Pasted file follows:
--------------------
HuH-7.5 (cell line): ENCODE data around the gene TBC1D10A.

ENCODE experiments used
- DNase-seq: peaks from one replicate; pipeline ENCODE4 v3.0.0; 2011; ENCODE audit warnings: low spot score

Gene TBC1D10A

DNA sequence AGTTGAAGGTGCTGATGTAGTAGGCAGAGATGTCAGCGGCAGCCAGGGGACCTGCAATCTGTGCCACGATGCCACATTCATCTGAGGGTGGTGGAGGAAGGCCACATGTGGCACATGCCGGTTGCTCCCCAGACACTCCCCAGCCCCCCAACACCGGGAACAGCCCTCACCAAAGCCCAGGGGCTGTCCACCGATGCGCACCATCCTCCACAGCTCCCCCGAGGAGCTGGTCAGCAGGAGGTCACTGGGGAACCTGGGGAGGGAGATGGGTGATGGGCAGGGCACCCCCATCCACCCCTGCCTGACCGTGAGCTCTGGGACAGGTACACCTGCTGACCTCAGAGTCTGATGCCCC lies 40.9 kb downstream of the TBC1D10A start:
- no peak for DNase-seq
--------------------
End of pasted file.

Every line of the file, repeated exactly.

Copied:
HuH-7.5 (cell line): ENCODE data around the gene TBC1D10A.

ENCODE experiments used
- DNase-seq: peaks from one replicate; pipeline ENCODE4 v3.0.0; 2011; ENCODE audit warnings: low spot score

Gene TBC1D10A

DNA sequence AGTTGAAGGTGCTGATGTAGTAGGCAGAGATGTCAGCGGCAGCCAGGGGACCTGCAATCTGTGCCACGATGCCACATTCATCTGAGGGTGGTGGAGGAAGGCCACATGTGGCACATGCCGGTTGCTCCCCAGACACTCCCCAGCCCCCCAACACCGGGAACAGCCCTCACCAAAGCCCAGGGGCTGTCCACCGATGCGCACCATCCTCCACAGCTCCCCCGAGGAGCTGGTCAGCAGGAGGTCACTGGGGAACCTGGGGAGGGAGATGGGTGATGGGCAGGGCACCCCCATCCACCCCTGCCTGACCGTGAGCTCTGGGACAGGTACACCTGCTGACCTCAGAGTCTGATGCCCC lies 40.9 kb downstream of the TBC1D10A start:
- no peak for DNase-seq